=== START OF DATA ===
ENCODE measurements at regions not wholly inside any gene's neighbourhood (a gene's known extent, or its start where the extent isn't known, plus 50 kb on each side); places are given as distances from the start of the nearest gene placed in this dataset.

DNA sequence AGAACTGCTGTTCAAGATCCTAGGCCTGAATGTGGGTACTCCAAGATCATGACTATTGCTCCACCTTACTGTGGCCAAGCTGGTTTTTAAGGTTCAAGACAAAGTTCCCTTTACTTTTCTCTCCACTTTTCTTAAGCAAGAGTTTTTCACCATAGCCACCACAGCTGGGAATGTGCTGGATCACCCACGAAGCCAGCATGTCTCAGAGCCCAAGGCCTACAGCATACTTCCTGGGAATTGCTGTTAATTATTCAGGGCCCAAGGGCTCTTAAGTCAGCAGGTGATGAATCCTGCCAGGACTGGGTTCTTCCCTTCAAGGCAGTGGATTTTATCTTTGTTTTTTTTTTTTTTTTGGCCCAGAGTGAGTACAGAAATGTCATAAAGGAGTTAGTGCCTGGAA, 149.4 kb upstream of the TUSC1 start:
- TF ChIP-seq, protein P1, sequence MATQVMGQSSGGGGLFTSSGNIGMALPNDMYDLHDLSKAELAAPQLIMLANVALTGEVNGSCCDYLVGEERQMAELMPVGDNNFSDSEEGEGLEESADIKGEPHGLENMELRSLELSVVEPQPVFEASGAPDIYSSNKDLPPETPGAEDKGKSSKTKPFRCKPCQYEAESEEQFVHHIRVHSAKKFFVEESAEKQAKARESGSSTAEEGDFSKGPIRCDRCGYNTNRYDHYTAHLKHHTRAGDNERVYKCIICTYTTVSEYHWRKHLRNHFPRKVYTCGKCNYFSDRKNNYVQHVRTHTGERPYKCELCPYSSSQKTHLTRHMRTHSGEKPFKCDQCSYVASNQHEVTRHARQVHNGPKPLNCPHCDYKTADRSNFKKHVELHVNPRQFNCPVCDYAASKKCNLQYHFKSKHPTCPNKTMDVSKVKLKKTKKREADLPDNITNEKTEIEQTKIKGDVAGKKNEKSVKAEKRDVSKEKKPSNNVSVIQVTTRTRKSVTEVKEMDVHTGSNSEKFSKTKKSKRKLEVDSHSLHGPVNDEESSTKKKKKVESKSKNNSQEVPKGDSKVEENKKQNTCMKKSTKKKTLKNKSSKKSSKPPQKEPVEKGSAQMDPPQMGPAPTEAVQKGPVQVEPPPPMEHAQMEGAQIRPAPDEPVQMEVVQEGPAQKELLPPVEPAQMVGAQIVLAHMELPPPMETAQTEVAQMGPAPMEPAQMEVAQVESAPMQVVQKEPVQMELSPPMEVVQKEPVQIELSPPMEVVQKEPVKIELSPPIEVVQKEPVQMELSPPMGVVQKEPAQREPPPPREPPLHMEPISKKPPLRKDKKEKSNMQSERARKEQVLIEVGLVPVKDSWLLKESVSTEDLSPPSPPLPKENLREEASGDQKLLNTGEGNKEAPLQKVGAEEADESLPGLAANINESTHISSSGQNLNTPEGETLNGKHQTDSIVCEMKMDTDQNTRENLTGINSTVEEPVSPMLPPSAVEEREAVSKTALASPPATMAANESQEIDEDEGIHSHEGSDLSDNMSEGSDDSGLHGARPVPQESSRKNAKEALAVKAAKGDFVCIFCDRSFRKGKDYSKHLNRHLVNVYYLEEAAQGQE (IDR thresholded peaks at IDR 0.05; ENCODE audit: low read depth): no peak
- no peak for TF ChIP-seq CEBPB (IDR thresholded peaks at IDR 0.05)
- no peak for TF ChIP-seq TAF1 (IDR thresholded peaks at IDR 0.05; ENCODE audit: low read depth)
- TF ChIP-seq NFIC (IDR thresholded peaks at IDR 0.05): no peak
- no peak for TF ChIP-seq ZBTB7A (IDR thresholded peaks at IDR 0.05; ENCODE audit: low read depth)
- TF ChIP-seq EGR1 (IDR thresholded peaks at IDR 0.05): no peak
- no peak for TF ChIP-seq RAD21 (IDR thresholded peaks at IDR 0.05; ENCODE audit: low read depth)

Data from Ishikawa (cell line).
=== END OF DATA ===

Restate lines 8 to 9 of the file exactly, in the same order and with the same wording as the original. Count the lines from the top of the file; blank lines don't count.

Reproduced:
- TF ChIP-seq EGR1 (IDR thresholded peaks at IDR 0.05): no peak
- no peak for TF ChIP-seq RAD21 (IDR thresholded peaks at IDR 0.05; ENCODE audit: low read depth)